Claude Steiner, PhD

Abstract: Transactional Analysis as developed by Eric Berne was a visionary theory which, in addition to providing a highly effective approach to psychotherapy also anticipated the theoretical, psychological and psychotherapeutic issues that would be of importance in the Information Age.

It has been shown (Fowler) that human beings have an innate hunger for stimulation and information, which is at the root of, and drives our behavior. Practitioners are beginning to recognize that psychotherapy is more a matter of efficiently imparting information than of rearranging energies in mental structures as was previously believed. As practitioners we have the obligation of tending to that hunger by contributing substantiated, useful and nourishing information while contradicting toxic lies and misinformation. As transactional analysts we have been studying the details and power dynamics of information exchange–truthful and deceptive, nourishing and toxic–and are experts, therefore, in an area of information driven (rather than belief driven) knowledge which will be central in the psychologies of the future.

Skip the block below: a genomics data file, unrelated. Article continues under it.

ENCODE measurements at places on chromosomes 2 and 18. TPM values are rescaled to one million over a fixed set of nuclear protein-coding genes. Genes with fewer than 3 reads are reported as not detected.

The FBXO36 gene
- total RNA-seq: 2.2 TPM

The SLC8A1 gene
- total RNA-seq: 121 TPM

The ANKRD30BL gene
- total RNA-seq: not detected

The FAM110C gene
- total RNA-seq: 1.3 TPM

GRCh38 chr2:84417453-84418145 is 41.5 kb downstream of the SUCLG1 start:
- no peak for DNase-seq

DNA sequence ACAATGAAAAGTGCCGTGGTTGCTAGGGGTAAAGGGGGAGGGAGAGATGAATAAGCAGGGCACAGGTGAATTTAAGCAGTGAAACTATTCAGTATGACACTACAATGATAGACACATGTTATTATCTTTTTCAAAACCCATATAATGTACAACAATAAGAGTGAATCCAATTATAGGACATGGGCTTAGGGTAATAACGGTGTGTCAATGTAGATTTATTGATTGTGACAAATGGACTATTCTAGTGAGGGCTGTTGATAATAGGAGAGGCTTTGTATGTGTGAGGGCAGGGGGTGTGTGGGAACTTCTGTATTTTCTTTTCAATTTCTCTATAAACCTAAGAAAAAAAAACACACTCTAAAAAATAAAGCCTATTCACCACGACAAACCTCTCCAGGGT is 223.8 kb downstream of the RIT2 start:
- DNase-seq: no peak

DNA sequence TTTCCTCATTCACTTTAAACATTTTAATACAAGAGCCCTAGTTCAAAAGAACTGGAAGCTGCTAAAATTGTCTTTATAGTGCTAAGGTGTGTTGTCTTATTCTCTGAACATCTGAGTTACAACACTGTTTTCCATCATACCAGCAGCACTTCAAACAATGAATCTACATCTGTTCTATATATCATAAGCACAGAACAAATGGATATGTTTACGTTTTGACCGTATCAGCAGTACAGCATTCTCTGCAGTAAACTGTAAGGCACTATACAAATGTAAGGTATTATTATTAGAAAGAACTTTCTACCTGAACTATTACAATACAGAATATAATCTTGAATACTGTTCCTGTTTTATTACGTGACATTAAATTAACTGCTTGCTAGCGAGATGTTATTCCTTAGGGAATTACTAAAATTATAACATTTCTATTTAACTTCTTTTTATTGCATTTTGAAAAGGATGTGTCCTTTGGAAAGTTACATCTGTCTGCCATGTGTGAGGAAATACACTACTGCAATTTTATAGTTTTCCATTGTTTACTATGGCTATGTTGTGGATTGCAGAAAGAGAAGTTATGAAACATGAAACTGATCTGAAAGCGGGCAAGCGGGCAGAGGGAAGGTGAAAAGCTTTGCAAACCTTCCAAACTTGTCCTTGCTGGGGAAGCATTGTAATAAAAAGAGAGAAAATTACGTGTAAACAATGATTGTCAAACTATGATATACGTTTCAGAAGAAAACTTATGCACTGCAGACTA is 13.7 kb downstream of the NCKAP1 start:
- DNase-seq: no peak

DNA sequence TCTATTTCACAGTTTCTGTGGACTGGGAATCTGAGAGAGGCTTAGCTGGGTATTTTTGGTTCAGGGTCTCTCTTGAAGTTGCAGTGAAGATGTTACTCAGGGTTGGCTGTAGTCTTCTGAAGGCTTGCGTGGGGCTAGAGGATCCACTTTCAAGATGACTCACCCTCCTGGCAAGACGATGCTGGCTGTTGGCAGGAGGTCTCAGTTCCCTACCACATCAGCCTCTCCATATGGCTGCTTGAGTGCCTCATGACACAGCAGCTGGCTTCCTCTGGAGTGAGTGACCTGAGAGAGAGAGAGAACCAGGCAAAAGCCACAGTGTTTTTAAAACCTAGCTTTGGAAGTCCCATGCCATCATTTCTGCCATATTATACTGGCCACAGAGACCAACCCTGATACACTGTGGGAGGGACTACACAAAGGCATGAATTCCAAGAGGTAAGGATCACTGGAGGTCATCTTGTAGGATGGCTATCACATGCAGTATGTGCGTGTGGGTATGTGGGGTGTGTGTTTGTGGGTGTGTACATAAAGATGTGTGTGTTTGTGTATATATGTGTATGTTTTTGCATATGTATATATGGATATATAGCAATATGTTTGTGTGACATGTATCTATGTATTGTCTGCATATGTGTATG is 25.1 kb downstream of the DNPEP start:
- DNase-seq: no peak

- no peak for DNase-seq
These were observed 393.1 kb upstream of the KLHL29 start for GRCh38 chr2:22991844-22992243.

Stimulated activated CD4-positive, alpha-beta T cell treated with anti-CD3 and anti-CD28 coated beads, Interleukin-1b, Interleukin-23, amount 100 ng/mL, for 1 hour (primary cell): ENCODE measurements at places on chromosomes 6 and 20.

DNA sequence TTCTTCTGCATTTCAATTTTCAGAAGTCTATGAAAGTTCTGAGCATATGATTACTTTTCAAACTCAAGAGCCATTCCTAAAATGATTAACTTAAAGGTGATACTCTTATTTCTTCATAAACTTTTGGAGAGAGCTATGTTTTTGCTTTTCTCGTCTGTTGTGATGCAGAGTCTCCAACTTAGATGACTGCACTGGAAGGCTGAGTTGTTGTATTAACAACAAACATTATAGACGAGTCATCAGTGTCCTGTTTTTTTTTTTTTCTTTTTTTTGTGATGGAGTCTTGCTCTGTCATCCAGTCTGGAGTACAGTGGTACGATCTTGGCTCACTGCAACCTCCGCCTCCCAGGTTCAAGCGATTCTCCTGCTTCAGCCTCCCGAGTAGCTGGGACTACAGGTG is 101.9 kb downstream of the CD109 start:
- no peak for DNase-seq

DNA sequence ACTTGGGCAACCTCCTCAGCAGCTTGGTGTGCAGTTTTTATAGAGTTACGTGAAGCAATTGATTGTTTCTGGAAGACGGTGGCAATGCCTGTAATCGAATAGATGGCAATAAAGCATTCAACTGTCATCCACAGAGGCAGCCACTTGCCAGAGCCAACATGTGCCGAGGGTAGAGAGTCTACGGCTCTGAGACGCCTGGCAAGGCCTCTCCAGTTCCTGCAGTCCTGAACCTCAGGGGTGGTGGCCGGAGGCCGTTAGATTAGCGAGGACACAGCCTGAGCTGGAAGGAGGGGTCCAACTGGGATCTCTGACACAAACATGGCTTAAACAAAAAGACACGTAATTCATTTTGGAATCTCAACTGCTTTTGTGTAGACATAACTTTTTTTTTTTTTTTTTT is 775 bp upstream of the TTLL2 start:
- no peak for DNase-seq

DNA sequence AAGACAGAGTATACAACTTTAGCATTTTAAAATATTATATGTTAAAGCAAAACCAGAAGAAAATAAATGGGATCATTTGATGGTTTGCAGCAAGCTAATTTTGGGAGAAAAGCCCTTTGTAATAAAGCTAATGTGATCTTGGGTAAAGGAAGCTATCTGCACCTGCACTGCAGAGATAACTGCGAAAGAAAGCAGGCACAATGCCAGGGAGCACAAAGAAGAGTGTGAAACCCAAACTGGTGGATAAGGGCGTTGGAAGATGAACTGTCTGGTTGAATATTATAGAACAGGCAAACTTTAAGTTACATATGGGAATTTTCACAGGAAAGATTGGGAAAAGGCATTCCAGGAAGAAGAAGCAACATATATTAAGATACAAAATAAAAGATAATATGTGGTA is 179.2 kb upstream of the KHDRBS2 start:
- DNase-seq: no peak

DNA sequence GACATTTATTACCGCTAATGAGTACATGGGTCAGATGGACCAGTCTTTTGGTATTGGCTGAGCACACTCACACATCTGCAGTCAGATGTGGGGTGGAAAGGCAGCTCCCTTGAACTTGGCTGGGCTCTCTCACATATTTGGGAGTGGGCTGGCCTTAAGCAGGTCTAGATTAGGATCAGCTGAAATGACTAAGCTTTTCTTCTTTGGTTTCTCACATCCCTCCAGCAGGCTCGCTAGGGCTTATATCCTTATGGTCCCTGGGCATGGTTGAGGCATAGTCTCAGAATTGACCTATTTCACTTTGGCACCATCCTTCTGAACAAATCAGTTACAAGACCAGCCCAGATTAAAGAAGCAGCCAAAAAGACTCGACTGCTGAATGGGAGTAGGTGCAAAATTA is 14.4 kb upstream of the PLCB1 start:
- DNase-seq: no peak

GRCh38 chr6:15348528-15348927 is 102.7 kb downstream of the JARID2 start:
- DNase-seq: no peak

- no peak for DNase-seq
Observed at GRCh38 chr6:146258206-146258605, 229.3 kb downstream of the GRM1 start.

Part I. Pressures Upon the Brain.

Psychotherapy, it might seem, would necessarily have information and communication at its operating core. When, at the dawn of our century, Sigmund Freud invented psychoanalysis he was, by implication, asserting that certain maladies that had been thought to be medical in nature would respond to a “talking cure.” However, the notion that talking would have a therapeutic effect was unheard of. Disorders such as phobias, obsessions and hysterical conversions — synaesthesias and paralyses — believed by most authorities to be caused by anomalies of the brain and nervous system, and the notion of a talking cure was quite radical at the time.